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What Donald Trump said about Apprentice runner-up Kwame Jackson, according to Michael Cohen

What Donald Trump said about Apprentice runner-up Kwame Jackson, according to Michael Cohen
Donald Trump at a campaign stop in 2015 in Iowa. (Photo by Matt A.J.)

Donald Trump’s former personal lawyer, Michael Cohen, says Trump repeatedly used racist language before he was president, and has detailed that—including a comment he says Trump made about The Apprentice season one runner-up Kwame Jackson that included a homophobic slur.

Cohen, who pled guilty in August to eight crimes including “evasion of personal income tax,” “willfully causing an unlawful corporate contribution,” and “making an excessive campaign contribution,” now faces between 46 and 63 months in prison.

He talked to Vanity Fair, which reported that Trump’s recent racist, dehumanizing attacks against groups of people “activated within him an urge to reveal details from his tenure at the Trump Organization, during which he said the president privately uttered chilling, racist language in one-on-one conversations” because “he knew that the president’s private comments were worse than his public rhetoric, and he wanted to offer potential voters what he believed was evidence of Trump’s character in advance of the midterm elections.”

Vanity Fair notes that “Cohen is aggrieved, and his credibility has been questioned by the president, his lawyers, and others.”

What Trump said about Kwame, and Kwame’s reply

Kwame Jackson, Fox Business Channel

Kwame Jackson on the Fox Business Channel in 2016

Season one of The Apprentice came down to Bill Rancic and Kwame Jackson.

Trump hired Bill and fired Kwame—who had an MBA from Harvard and worked at Procter & Gamble and Goldman Sachs—citing Kwame’s failure to fire Omarosa.

Omarosa, of course, would go on to have one of the highest-paying jobs in the White House and then exit from the Trump Administration; she went on to write a book that included details about her “growing realization that Donald Trump was indeed a racist, a bigot and a misogynist,” including his use of the n-word.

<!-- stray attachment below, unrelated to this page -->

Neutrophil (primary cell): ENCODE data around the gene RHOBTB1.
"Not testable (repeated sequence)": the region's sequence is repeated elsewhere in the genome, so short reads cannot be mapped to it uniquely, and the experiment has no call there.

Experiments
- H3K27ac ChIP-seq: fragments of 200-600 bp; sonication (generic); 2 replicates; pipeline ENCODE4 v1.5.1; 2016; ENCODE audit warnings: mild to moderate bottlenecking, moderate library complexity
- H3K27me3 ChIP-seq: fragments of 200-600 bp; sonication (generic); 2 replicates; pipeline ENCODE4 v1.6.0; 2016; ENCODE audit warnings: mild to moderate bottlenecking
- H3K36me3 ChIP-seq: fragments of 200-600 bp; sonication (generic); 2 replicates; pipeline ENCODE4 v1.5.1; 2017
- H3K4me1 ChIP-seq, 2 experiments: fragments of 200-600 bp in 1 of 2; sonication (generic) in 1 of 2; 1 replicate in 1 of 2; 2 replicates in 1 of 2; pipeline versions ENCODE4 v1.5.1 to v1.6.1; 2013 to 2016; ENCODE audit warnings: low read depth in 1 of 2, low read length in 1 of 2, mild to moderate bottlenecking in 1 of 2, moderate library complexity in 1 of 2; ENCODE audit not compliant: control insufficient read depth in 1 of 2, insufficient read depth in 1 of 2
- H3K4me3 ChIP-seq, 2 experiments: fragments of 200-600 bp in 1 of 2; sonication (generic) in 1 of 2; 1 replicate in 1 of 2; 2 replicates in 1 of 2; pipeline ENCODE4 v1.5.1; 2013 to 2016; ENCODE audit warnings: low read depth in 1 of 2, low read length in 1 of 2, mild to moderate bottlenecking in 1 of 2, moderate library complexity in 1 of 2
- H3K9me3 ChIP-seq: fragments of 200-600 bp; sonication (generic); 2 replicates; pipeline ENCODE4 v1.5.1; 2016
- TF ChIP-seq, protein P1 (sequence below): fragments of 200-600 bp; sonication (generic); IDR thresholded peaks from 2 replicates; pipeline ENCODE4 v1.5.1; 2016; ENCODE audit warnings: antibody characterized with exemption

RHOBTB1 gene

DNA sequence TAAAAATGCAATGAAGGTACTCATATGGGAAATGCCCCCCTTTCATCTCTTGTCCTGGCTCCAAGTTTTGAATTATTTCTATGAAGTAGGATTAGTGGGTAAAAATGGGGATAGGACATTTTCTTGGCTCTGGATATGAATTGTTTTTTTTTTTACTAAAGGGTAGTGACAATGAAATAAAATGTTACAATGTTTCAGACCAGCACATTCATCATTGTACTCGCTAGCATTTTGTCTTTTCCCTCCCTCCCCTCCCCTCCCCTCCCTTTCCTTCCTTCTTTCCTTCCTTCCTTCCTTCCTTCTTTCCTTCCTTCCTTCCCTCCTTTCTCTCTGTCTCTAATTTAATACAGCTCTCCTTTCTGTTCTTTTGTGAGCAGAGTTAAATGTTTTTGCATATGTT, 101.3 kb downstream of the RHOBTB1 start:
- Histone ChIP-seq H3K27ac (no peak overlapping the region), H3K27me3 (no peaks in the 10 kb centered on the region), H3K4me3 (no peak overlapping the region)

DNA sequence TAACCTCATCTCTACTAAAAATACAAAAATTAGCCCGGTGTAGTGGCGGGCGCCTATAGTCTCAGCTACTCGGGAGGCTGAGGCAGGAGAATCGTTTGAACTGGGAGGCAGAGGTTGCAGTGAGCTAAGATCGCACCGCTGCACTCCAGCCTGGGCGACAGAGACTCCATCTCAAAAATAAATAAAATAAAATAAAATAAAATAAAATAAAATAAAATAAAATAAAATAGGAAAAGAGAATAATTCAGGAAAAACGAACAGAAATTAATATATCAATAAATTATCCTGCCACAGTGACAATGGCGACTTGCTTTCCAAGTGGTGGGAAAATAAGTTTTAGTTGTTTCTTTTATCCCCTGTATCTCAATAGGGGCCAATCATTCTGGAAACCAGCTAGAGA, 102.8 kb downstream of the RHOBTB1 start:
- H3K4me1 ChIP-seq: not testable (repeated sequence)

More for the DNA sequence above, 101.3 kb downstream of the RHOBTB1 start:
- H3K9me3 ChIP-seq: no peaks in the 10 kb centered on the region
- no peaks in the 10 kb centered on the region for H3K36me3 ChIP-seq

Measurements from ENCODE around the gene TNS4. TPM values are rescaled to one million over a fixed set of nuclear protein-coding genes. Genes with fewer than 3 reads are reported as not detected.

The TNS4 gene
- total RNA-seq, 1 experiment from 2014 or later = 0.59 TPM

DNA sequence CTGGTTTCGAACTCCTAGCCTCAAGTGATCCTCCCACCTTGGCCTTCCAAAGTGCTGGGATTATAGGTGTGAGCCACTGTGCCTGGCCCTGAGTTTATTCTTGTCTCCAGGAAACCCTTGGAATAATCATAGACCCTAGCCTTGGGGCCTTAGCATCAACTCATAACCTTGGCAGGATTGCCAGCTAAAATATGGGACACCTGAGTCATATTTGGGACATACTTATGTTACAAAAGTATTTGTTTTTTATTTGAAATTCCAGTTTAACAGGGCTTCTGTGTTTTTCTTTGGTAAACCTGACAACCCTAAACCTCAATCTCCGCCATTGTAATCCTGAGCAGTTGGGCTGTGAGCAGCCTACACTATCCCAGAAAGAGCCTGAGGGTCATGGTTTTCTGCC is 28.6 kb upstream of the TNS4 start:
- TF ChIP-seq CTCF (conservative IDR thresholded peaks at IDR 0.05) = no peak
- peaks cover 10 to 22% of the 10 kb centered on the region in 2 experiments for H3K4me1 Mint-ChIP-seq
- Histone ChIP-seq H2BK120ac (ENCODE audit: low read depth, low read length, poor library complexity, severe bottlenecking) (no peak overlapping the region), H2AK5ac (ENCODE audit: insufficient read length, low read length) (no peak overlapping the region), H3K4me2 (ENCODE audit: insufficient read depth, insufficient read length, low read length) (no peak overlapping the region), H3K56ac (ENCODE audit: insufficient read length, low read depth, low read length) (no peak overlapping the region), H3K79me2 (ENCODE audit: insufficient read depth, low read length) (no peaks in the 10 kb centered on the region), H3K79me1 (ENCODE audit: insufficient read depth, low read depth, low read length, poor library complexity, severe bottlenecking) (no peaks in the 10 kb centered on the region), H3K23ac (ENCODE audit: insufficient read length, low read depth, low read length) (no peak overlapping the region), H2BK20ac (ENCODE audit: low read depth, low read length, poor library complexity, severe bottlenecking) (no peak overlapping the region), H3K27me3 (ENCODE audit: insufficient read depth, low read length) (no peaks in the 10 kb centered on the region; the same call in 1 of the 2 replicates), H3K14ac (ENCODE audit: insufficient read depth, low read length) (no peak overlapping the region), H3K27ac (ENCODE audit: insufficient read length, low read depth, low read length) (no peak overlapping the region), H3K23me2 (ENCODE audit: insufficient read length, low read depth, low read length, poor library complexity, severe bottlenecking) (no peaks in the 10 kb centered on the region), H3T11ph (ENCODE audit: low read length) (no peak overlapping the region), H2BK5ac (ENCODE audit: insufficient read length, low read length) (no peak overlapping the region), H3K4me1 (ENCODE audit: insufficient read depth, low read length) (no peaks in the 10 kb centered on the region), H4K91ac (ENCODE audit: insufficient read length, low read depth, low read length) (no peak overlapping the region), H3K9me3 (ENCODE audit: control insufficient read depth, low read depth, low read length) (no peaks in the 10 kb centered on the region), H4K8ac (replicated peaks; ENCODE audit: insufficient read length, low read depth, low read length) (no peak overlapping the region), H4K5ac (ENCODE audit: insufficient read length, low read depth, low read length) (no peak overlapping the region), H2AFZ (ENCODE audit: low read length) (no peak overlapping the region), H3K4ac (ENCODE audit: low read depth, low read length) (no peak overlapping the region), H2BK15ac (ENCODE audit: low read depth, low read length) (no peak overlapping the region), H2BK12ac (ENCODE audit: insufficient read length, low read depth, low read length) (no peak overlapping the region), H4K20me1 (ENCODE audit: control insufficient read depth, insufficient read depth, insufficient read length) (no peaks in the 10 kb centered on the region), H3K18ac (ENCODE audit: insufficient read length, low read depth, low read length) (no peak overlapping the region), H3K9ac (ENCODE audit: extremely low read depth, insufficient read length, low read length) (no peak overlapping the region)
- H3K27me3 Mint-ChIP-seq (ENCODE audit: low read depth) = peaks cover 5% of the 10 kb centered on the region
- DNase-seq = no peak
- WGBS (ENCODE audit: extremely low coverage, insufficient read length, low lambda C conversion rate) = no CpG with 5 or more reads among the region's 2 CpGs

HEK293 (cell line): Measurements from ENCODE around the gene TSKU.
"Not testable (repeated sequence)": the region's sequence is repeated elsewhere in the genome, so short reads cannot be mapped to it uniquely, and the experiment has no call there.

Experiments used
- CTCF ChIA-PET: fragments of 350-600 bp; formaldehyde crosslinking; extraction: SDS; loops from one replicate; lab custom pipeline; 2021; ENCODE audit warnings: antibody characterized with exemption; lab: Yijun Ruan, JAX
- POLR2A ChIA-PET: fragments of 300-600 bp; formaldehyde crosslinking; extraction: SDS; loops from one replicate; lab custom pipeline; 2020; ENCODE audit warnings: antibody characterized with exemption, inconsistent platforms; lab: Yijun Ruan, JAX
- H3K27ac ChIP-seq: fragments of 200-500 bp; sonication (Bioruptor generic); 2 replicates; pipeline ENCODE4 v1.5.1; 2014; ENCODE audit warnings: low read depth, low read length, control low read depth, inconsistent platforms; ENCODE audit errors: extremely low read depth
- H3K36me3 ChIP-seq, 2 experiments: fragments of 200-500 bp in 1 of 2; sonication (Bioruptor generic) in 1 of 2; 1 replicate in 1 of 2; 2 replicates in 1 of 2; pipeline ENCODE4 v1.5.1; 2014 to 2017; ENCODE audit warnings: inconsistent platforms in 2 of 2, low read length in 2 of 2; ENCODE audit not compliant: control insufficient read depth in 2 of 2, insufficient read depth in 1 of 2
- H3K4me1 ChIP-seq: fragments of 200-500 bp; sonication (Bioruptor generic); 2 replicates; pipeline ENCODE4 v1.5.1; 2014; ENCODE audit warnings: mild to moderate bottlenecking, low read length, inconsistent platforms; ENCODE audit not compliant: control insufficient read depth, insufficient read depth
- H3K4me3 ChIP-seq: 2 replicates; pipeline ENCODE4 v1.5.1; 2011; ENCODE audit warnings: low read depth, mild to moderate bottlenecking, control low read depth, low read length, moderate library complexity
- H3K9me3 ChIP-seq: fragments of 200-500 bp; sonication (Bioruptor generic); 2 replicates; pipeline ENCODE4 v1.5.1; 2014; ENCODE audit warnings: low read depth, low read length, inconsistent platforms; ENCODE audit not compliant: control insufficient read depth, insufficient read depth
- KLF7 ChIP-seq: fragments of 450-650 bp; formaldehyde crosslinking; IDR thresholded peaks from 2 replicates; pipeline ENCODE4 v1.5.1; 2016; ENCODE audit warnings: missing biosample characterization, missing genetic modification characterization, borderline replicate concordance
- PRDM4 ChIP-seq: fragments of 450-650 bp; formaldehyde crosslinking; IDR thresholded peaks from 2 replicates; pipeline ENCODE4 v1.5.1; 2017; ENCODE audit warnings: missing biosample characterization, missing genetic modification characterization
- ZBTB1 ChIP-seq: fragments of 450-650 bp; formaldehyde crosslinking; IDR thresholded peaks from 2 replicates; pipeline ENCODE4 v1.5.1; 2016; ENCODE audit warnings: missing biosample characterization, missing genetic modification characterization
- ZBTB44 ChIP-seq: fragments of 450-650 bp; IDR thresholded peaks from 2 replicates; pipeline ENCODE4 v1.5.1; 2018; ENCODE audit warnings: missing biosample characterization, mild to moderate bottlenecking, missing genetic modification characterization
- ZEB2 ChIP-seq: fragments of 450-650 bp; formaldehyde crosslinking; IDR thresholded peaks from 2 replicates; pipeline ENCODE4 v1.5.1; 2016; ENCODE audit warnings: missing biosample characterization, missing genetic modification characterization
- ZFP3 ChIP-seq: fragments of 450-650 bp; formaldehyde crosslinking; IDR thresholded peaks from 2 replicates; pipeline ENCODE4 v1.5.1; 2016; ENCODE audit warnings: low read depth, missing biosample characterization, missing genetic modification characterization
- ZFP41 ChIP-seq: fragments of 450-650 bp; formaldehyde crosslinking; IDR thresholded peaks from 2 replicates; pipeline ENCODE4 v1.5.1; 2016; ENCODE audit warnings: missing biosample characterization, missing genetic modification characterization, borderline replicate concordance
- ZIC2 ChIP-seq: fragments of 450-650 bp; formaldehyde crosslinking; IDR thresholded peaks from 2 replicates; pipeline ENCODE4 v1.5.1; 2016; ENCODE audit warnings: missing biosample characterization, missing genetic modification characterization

This summer, when Omarosa said she heard Trump using a racial slur against Kwame, Kwame told Variety, “Hard pass on all things Omarosa, no thank you. By me commenting or you covering the story, it simply adds fuel and attention to tomfoolery.”

In Vanity Fair, Michael Cohen recalled a conversation that occurred several years into the NBC show:

“Trump was explaining his back-and-forth about not picking Jackson. He said, ‘There’s no way I can let this black fag win.”

Kwame told Vanity Fair, “My response to President Trump is simple and Wakandan: ‘Not today, colonizer!'”

By the way, three years ago, in the summer of 2015, Kwame said this about Trump’s rhetoric and attacks against other people:

“What you’re not entitled to do is create a toxic environment that creates this whole poisonous ecosystem, where people hear these dog whistles of ‘Mexicans are taking over. They’re all rapists.’ ‘Black people are out to get your money, your jobs.’ Whatever it may be: ‘Gay people are ruining traditional marriage.’

All those things are, of course, dog whistles that create this toxic ecosystem that weak-minded people act on: Dylann Roof, Tim McVeigh. Those are the people who hear those things and then go out and have direct action, and then everybody goes, ‘Oh! I don’t know how that happened. I didn’t contribute to that discourse. I didn’t say I’ll take back America.’

… By doing the things he’s doing, in repetition, with such vehemence, that he’s creating the next Dylann Roof, he’s creating the next Tim McVeigh. And he’s going to, when it explodes, say, it wasn’t me, I’m not the person who should be guilty here.”

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  • Andy Dehnart is the creator of reality blurred and a writer and teacher who obsessively and critically covers reality TV and unscripted entertainment, focusing on how it’s made and what it means.


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